By DON FLETCHER
News Staff Writer
A local school has been thrust into the statewide spotlight.
Rachel Patterson Elementary School Principal John Brantley announced this week that the school is one of just 200 schools in the state that were each designated a Bicentennial School and awarded a $2,000 grant for development of a community betterment project.
According to a letter Brantley received from Gov. Kay Ivey, the 200 schools will “represent the State of Alabama in the historical Alabama Bicentennial commemoration initiative.” (Alabama was granted statehood on December 14, 1819.)
“It’s a big deal, it’s a really big deal,” Brantley said. “All schools throughout Alabama had the opportunity to apply for these grants. As part of the grant, we had to come up with a project that combines or involves the entire community, for the purpose of a good cause.”
Brantley said he and a number of faculty members met several times to discuss the matter before they settled on Pandas for Pets. (The school mascot is a panda.)
“Several teachers approached me about the grant,” the RPES principal said. “We met several times to talk about what our focus would be, what would be a good project. Several ideas were thrown out on the table; we ended up deciding that we would partner with the (local) animal shelter, and everybody got on board with the project.”
He added that the partnership between his school and City of Atmore / Poarch Creek Indian Animal Control Services has already begun on an informal basis, as Shelter Director Brandon James recently took several animals to meet the school’s first batch of 2018-19 Star Students. [See related photo on page 7A.] A formal launching of the project will be held in the near future.
“We’re going to have a kickoff celebration for the Pandas for Pets campaign,” Brantley said. “At one of the next PTO meetings, we’ll discuss the project with parents and outline the activities for the year. Also, the shelter director will do a short presentation.”
The Pandas for Pets campaign will establish drop-off points at local businesses to collect donations of food for dogs and cats at the shelter and will hold a Thanksgiving Food Drive for the animals in November.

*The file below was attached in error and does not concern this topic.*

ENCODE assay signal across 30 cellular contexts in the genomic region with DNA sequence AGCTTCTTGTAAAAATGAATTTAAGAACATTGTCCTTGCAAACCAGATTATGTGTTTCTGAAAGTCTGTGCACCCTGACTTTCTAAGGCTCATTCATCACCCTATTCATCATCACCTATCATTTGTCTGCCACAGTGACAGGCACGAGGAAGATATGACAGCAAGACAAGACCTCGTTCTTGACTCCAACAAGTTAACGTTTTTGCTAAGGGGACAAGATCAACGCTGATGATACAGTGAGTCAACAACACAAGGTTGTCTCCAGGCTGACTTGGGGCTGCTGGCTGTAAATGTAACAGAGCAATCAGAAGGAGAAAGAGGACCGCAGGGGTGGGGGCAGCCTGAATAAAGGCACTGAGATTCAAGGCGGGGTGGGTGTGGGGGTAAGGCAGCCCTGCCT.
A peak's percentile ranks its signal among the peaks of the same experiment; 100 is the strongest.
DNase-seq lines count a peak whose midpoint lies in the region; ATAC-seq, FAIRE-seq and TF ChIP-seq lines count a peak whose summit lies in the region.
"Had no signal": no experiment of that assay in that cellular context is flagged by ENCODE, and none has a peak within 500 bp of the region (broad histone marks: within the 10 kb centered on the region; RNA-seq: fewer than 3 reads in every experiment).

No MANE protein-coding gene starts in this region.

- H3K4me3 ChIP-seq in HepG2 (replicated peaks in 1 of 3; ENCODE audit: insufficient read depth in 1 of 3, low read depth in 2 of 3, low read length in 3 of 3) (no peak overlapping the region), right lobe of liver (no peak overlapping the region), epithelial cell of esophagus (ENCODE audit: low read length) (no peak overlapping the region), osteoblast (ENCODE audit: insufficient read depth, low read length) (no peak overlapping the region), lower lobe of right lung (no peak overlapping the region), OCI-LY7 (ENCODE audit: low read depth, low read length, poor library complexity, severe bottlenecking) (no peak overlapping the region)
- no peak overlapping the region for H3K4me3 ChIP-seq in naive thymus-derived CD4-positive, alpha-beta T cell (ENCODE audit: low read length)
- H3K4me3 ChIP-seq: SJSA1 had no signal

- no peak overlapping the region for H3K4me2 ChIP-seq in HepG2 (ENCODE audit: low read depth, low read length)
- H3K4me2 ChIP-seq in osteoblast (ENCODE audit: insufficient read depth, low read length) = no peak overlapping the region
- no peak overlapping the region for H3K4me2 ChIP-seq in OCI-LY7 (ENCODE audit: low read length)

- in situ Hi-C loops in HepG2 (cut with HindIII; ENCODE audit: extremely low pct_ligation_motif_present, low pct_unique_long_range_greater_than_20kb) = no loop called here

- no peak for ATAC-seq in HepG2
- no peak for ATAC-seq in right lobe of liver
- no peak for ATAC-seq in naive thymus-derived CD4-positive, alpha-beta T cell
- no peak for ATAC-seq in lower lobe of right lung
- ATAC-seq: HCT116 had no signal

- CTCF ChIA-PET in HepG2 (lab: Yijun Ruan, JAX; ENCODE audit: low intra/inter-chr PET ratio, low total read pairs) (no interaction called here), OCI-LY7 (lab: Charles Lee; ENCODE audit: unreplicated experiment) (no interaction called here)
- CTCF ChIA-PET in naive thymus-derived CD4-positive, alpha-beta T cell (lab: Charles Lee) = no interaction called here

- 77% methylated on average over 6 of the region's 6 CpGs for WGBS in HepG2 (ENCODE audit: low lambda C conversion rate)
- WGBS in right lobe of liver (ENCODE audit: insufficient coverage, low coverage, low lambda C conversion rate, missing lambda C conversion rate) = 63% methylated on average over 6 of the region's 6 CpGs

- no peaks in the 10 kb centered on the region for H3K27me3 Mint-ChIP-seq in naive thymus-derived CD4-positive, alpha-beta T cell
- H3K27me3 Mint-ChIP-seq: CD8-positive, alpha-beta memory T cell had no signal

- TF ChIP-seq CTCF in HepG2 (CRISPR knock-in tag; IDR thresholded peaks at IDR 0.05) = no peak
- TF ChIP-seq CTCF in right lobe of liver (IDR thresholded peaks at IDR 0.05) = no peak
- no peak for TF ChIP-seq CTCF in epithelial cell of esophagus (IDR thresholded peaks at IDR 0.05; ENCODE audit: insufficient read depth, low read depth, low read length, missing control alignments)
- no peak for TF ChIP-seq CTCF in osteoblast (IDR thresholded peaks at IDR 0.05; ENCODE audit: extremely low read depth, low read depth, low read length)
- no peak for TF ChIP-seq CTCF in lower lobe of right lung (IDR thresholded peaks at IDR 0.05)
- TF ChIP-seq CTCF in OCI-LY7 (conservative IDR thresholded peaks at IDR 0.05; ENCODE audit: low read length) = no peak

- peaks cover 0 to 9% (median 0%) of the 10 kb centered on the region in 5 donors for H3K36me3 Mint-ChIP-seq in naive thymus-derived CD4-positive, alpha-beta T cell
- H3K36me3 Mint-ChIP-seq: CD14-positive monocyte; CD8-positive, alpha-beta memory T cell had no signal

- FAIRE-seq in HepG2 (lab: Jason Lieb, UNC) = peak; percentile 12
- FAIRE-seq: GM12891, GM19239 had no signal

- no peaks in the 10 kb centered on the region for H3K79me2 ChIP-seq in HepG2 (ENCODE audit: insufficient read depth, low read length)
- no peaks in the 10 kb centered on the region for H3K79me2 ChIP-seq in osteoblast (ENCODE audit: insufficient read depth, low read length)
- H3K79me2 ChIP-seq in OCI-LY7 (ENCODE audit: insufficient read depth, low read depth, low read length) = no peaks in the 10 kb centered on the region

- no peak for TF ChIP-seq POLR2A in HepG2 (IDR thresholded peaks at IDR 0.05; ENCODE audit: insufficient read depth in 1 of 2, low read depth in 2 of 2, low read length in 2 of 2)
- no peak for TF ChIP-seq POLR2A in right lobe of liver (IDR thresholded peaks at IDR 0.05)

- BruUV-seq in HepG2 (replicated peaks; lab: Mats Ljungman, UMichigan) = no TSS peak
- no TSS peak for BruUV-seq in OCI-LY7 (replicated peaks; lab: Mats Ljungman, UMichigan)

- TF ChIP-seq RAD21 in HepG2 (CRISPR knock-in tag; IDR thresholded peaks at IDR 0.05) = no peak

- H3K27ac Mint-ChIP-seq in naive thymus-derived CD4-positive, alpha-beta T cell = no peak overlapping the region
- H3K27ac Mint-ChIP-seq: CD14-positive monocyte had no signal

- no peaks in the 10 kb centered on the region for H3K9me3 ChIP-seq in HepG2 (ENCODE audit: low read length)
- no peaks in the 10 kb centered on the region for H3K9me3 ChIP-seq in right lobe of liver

Also planned are a Santa Paws in December, which entails the collecting by students of presents for animals at the local shelter, and a “new bed and blanket drive” for shelter residents in January. At least one special event is planned for each month of the 2018-19 school year.
“We’ll do something every month, getting the community to help with the animal shelter and bringing awareness to the animal shelter,” Brantley said. “A lot of people don’t even know we have an animal shelter here; they think it’s in Brewton.”
The local shelter is located at 206 Cindebran Drive, just off U.S. 31 West, behind the National Guard Armory.
The grant also requires that recipients establish a sustainability fund so that the project can continue after the one-year grant runs out. Their plan to do that involves, of course, the animal shelter, as well as potentially every student in the school.
“We’re going to get students involved in making and selling their own homemade dog and cat treats, and all our students will be able help,” Brantley said. “We plan to have our third-graders measure the ingredients; the second grade can mix all that together and make cookies; our first-graders can bind them, and our kindergarteners can label them so we can distribute them throughout city.”
He added that the state’s Bicentennial Committee would — on December 14, 2019 — choose 21 of the participating schools for designation as Bicentennial Schools of Excellence.
“We’re hoping to be named a Bicentennial School of Excellence,” the RPES principal said. “If we’re one of the schools of excellence, we’ll get to go to Montgomery and participate in the Bicentennial ceremonies. This ties in with our Leader in Me program. It helps teach our students to be leaders, and we’re really excited about that.”